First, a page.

Integrated Safety and Motion
| Ever increasing speeds of machines and manufacturing processes underscore the need for enhanced onboard safety functions.
Image courtesy of Siemens
Not every presumed “emergency” requires full shutdown of a machine system. Yet, traditional safety systems offered only complete removal of power regardless of the risk level involved, resulting in unavoidable loss of productivity.
A newer approach is based on comprehensive risk and reliability assessment of the machine system which is then associated with the degree of machine shutdown needed to prevent harm or injury. This allows safe access to machines with the main power left on, to ease setups and troubleshooting and more quickly return to production. Added safety functions prevent unwanted or accidental motion of motors and actuators.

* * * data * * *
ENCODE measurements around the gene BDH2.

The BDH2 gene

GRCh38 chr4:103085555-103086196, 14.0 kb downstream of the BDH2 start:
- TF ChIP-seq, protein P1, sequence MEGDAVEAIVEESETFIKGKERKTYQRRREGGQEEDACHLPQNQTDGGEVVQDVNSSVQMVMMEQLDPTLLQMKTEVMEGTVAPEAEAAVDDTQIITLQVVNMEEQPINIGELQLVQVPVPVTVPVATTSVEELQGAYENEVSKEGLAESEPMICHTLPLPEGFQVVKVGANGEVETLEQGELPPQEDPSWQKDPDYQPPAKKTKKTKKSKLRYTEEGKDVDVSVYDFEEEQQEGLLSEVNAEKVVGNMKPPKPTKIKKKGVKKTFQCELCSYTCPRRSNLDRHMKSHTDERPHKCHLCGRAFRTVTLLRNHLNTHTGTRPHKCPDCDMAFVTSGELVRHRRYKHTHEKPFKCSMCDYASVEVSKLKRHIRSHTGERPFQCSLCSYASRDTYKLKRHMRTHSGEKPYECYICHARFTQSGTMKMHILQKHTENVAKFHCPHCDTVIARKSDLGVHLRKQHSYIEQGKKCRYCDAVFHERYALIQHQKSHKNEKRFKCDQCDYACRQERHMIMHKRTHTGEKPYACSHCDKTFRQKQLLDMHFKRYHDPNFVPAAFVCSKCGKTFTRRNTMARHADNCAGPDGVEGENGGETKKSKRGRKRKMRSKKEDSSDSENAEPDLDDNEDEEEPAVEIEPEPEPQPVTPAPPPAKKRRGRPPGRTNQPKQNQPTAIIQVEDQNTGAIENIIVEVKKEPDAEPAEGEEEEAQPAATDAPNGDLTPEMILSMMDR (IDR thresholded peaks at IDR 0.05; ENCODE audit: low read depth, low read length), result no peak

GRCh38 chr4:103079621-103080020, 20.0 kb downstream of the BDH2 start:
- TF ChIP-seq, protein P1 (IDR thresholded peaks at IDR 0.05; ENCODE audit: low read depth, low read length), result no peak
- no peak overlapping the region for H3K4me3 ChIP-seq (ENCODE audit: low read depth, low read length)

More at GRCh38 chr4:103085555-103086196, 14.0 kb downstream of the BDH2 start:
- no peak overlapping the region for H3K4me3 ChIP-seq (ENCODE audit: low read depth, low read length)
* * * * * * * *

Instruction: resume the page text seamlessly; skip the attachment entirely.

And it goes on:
Safety standards have defined functional safety and made it a necessary part of motion control, whereas previously these were separate systems. Europe has led the way with standards like EN 954-1 and IEC 61508, but the 2007 revision of NFPA 79 opened up functional safety to U.S. manufacturers and users. (See more on safety standards online.) Experts say the real driver for integration, however, has been the ability to verify functional safety by tests according to the standards by a nationally recognized testing laboratory.
Safety, integration, benefits
Amid examining technology and productivity issues it’s important to remember the main concern of safe motion: prevention of worker injury or fatality.
Bosch Rexroth Corp. (BRC) considers immediate connectivity and quicker machine stopping time the prime benefit of integrating safety and motion. “When a safety function is activated, you don’t want additional delays
|Bosch Rexroth’s drivebased SafeMotion and controller-based Safe Logic systems allow operators safe access to food processing or packaging machines to rectify a fault quickly without the need for shutdown.|
with fieldbus couplers and/or a slow monitoring PLC to first determine then execute a safety action,” says David Arens, food and packaging applications engineer for Bosch Rexroth. Importantly, bringing a machine to a safe stop condition quickly reduces the chance of injury.